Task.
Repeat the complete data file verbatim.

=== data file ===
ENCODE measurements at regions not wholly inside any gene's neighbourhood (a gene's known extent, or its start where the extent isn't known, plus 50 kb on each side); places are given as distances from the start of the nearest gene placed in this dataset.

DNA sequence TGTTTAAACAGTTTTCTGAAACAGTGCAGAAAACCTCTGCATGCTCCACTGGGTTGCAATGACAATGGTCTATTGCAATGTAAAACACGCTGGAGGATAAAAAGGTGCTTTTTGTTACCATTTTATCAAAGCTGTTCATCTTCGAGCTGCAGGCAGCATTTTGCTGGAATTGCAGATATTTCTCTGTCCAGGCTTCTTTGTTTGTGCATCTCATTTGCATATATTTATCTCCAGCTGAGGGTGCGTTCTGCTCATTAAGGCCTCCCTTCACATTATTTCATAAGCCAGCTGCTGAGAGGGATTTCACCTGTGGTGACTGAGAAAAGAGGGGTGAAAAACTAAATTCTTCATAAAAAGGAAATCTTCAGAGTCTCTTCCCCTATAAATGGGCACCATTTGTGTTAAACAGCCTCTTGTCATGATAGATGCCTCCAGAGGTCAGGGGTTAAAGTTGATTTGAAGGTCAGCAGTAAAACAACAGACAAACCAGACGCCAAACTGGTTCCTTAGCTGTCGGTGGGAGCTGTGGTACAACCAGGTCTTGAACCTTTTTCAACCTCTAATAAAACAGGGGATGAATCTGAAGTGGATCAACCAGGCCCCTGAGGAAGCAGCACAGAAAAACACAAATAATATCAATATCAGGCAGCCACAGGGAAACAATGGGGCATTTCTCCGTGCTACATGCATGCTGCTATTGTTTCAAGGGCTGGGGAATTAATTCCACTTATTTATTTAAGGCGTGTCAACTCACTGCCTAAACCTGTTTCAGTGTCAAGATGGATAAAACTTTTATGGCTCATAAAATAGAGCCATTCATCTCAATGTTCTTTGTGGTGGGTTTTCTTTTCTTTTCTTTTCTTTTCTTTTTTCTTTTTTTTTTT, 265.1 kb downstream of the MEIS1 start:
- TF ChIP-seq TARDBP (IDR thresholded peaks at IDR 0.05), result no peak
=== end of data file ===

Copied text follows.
ENCODE measurements at regions not wholly inside any gene's neighbourhood (a gene's known extent, or its start where the extent isn't known, plus 50 kb on each side); places are given as distances from the start of the nearest gene placed in this dataset.

DNA sequence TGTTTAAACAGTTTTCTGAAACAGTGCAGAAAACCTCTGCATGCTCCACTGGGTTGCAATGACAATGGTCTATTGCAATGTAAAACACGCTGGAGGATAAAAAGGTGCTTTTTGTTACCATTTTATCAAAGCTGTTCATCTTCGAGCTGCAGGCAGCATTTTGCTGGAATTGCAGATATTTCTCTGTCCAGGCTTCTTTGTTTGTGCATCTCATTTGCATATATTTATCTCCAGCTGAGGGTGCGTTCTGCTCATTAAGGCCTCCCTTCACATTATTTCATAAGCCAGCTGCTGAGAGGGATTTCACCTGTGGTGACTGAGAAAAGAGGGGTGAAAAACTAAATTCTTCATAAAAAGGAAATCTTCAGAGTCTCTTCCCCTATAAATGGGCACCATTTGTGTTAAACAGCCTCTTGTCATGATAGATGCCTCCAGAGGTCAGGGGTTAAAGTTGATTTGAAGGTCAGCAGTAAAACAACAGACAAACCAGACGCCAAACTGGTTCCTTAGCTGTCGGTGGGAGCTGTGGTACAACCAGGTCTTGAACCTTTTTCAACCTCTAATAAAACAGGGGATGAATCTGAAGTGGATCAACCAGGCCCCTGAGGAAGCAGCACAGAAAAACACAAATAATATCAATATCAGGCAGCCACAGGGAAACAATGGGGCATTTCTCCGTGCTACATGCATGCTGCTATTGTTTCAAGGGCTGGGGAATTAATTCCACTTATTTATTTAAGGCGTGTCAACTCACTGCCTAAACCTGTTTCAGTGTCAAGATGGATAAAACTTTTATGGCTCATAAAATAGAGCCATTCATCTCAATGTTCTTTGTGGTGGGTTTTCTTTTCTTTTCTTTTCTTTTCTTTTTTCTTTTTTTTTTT, 265.1 kb downstream of the MEIS1 start:
- TF ChIP-seq TARDBP (IDR thresholded peaks at IDR 0.05), result no peak